Posted by: JC Gatlin | October 20, 2009

Should you use PDCA to kill a snake?

We have an expression in our company — something originally told to us by our lean consultant Sammy Obara with the Honsha Associates.  He said, “You don’t need PDCA to kill a snake; just kill it.”

One of our recent PDCAs reminded me of this expression when we had some confusion with the title company. It seems a document used to communicate closing information had an outdated address for the title company, and a PDCA was initiated to correct this. The PDCA went something like this:

Problem: Closing notification form has incorrect address

Goal: Closing notification form has correct address

Point of Cause: Title company moved to a new location

Root Cause: No one updated the form used to schedule closings

Counter Measure: Update the closing notification form with the new address

This PDCA killed a snake. It completed an obvious task that needed to be accomplished. And, there is really no need to PDCA an obvious task such as updating someone’s address. Still, there was a PDCA to be done.

The outdated closing notification form actually created a series of problems: The Process Director had to correct several closing documents, and the Sales Professional had to make additional phone calls to the home buyer and the Realtor, who may have been confused by the misprint. And we don’t want that to ever happen again.

So, this was the deviation from standard (translation = “The Problem”). Normally, the document is printed and sent to the parties who use the info to schedule the closing, then everyone shows up at the appointed time and location, some paperwork is signed and the Home Buyer becomes a Home Owner. But in this instance, it didn’t happen that way.

That pesky outdated form created a lot of waste for a lot of people. It caused a problem. So the “closing notification form” is actually our Point of Cause. (Click here for more information about Problem vs. Point of Cause.) From there, we can mine down to the 5-Why Analysis, asking, “Why was the closing schedule form outdated?”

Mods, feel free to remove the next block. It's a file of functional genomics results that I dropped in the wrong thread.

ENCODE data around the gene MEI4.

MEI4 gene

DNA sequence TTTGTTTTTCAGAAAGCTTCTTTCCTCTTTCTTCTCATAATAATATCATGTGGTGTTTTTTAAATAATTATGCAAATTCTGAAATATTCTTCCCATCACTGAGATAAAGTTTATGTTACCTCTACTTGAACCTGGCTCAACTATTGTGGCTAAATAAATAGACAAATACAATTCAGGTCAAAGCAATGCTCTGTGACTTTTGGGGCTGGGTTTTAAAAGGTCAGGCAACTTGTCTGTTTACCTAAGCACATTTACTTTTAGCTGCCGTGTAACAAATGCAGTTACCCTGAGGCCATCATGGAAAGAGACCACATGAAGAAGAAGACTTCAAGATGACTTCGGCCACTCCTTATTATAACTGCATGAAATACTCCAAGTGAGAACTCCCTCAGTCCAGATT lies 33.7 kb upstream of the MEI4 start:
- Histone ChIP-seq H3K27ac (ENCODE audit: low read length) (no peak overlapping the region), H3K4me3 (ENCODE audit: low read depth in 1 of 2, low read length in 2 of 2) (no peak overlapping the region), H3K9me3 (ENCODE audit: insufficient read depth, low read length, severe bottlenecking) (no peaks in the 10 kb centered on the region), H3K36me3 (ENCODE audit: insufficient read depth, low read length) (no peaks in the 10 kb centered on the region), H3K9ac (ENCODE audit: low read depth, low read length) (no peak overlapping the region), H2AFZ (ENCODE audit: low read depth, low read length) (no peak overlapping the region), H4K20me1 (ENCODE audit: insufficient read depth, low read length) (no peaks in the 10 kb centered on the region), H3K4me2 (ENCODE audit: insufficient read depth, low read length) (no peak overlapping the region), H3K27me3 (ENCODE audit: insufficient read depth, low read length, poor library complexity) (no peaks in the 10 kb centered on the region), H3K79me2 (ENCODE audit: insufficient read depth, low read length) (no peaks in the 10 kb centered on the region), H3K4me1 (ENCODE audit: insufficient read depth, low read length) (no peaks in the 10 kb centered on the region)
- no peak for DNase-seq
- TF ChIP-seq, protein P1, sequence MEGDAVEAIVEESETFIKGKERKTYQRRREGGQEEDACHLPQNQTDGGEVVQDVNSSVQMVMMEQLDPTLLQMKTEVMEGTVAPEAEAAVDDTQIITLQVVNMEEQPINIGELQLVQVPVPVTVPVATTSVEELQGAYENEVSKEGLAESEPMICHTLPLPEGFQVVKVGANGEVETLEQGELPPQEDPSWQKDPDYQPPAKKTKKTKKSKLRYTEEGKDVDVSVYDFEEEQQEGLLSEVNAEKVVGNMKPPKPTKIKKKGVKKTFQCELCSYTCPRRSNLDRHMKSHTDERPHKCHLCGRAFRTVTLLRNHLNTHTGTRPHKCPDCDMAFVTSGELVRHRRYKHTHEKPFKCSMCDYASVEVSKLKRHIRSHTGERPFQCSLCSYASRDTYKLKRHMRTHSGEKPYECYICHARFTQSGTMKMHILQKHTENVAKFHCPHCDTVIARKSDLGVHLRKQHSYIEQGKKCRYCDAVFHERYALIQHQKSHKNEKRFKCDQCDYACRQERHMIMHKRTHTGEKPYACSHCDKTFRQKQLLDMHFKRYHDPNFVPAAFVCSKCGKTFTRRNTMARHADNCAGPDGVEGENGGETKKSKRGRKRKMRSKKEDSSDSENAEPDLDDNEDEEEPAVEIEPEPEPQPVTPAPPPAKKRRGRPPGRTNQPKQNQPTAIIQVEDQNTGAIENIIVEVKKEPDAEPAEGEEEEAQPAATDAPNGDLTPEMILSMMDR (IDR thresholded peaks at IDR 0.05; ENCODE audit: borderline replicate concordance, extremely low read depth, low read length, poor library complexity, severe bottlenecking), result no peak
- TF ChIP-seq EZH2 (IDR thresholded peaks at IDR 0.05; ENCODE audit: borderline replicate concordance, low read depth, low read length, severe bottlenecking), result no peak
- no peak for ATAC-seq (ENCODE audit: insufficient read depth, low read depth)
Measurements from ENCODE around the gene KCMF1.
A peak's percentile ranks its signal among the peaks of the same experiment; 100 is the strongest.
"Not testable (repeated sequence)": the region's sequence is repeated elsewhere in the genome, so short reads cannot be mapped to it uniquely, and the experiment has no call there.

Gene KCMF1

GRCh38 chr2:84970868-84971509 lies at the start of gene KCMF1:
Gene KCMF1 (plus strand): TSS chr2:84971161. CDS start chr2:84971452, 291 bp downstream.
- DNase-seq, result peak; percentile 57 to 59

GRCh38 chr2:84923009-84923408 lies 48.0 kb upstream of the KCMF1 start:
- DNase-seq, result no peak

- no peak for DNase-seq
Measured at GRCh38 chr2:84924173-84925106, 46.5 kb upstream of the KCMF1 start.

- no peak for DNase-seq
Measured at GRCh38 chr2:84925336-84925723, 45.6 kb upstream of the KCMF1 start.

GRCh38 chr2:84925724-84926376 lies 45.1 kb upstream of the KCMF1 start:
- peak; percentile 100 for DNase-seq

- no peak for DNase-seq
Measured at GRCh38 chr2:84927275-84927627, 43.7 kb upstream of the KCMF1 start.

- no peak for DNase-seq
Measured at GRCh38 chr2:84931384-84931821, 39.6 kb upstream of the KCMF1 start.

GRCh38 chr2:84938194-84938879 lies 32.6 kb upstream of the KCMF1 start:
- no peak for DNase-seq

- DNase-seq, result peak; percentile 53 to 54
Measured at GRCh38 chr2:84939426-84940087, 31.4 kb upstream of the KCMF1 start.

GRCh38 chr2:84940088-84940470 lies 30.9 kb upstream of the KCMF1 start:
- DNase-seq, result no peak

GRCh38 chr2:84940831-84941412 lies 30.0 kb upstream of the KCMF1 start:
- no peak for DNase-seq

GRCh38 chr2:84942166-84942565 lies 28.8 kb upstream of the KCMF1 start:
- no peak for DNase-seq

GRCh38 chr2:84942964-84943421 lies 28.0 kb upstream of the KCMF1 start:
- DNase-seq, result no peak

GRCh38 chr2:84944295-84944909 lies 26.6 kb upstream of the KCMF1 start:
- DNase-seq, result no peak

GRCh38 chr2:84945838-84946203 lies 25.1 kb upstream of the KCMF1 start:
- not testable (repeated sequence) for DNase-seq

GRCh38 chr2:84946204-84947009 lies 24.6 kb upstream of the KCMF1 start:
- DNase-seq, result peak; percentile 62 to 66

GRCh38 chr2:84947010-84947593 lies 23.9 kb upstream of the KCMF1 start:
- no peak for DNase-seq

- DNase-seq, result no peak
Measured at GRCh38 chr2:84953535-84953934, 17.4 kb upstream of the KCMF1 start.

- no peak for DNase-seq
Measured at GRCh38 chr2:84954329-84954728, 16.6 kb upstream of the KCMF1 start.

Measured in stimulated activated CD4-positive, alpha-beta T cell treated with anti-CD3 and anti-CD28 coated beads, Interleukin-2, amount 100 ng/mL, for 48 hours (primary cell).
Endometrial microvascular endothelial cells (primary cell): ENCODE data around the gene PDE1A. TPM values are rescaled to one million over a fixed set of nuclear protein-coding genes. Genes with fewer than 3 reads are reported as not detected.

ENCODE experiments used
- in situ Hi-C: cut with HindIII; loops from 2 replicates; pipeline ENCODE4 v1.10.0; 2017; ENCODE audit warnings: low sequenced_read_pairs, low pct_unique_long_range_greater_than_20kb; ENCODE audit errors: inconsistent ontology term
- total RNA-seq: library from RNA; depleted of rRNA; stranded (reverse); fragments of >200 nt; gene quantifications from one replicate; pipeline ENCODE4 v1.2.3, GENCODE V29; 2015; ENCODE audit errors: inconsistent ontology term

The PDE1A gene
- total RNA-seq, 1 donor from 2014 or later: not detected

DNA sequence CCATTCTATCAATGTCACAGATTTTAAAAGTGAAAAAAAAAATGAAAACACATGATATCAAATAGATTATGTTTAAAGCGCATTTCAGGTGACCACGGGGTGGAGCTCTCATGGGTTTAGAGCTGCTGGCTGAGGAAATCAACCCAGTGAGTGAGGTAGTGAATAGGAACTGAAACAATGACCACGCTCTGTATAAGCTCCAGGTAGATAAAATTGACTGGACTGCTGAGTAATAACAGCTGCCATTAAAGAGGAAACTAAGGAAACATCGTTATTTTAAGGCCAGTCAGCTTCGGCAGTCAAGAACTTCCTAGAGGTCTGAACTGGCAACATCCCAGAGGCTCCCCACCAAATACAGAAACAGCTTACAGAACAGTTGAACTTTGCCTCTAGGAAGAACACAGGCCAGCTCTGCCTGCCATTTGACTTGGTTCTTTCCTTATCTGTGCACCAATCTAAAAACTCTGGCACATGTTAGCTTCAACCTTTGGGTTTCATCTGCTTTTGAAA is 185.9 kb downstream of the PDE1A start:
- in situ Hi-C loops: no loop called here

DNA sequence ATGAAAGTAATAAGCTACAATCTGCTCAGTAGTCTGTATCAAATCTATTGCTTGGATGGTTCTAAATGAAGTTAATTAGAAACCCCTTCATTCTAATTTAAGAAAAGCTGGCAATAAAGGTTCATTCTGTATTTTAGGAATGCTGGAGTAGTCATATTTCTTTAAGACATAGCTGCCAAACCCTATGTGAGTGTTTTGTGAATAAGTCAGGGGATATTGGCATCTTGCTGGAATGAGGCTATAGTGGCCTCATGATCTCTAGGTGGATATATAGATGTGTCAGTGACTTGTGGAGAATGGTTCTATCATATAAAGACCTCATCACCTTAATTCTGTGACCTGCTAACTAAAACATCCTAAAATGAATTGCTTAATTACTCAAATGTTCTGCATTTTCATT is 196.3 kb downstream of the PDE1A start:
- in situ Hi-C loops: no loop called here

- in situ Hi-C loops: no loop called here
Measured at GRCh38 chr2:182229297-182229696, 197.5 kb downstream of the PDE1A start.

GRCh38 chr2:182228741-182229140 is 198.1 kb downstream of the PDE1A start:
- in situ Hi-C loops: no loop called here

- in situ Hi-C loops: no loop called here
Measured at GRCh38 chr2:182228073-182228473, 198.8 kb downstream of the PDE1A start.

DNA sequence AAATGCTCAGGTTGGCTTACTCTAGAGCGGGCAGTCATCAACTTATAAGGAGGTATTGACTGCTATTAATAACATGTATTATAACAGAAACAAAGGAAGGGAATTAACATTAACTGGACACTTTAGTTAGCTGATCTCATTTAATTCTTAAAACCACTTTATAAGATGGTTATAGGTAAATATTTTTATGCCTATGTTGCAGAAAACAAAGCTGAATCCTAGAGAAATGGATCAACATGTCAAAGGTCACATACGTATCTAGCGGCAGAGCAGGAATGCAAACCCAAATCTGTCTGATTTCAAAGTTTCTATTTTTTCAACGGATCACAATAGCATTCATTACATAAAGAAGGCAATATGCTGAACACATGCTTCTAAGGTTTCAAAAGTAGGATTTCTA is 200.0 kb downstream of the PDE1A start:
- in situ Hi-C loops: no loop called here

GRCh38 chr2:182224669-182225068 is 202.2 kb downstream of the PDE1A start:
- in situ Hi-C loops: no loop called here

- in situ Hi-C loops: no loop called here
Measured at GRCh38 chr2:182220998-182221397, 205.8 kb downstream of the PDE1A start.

Which brings us back to our snake.

If we’re trying to bludgeon a snake with Plan-Do-Check-Adjust, hit the pause button. We may be confusing the problem with the Point of Cause. Ask, “How did the snake get inside in the first place? And are we taking measures to keep another snake from coming back?” At some point, information on that closing notification form will become outdated once again, and we’re going to get mighty tired of walloping snakes on the head.

© October 2009 Homebuilding Partners, Inc.

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Responses

  1. The truth in your statement is overwhelming! We seem to feel simple “issues” don’t need a PDCA, but only because we seem to take our eyes off the ball – Point of Cause being the ball…….
    Excellent explanation about an ever re-occurring PDCA mishap.

    Leslie Day
    Homebuilding Partners, Inc.
    Forever Learning Lean

  2. Great article JC. I think it really highlights the problem of trying to go too fast. When we slow down for just a moment, we then look past the ‘one time, just fix it now’ solution, and start uncovering the true root causes which allow countermeasures that will prevent the problems from recurring.

  3. […] investigation, or when a great deal of problem investigatin and data collection would seem like overkill. But don’t use the Mini-PDCA as an excuse to mountain jump — you should never approach […]


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